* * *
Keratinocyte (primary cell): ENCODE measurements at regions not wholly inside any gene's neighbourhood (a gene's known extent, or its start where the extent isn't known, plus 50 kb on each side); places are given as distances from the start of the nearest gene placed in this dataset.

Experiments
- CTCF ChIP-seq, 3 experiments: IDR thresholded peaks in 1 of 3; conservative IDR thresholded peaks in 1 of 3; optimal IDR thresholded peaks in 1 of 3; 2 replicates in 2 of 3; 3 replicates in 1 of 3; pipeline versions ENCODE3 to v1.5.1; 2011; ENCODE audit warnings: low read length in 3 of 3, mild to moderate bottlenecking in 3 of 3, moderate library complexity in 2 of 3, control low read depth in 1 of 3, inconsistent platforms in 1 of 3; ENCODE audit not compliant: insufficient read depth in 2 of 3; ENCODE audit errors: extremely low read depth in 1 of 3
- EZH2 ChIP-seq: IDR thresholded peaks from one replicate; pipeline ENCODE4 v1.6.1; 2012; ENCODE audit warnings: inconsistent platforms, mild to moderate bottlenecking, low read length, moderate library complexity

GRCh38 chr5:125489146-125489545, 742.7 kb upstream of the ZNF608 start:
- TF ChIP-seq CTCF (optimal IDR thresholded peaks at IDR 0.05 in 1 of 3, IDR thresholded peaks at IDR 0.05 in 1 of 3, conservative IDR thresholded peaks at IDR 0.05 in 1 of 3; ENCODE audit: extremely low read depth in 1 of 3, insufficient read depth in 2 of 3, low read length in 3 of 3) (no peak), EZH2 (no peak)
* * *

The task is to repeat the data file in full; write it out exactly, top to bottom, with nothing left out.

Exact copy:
Keratinocyte (primary cell): ENCODE measurements at regions not wholly inside any gene's neighbourhood (a gene's known extent, or its start where the extent isn't known, plus 50 kb on each side); places are given as distances from the start of the nearest gene placed in this dataset.

Experiments
- CTCF ChIP-seq, 3 experiments: IDR thresholded peaks in 1 of 3; conservative IDR thresholded peaks in 1 of 3; optimal IDR thresholded peaks in 1 of 3; 2 replicates in 2 of 3; 3 replicates in 1 of 3; pipeline versions ENCODE3 to v1.5.1; 2011; ENCODE audit warnings: low read length in 3 of 3, mild to moderate bottlenecking in 3 of 3, moderate library complexity in 2 of 3, control low read depth in 1 of 3, inconsistent platforms in 1 of 3; ENCODE audit not compliant: insufficient read depth in 2 of 3; ENCODE audit errors: extremely low read depth in 1 of 3
- EZH2 ChIP-seq: IDR thresholded peaks from one replicate; pipeline ENCODE4 v1.6.1; 2012; ENCODE audit warnings: inconsistent platforms, mild to moderate bottlenecking, low read length, moderate library complexity

GRCh38 chr5:125489146-125489545, 742.7 kb upstream of the ZNF608 start:
- TF ChIP-seq CTCF (optimal IDR thresholded peaks at IDR 0.05 in 1 of 3, IDR thresholded peaks at IDR 0.05 in 1 of 3, conservative IDR thresholded peaks at IDR 0.05 in 1 of 3; ENCODE audit: extremely low read depth in 1 of 3, insufficient read depth in 2 of 3, low read length in 3 of 3) (no peak), EZH2 (no peak)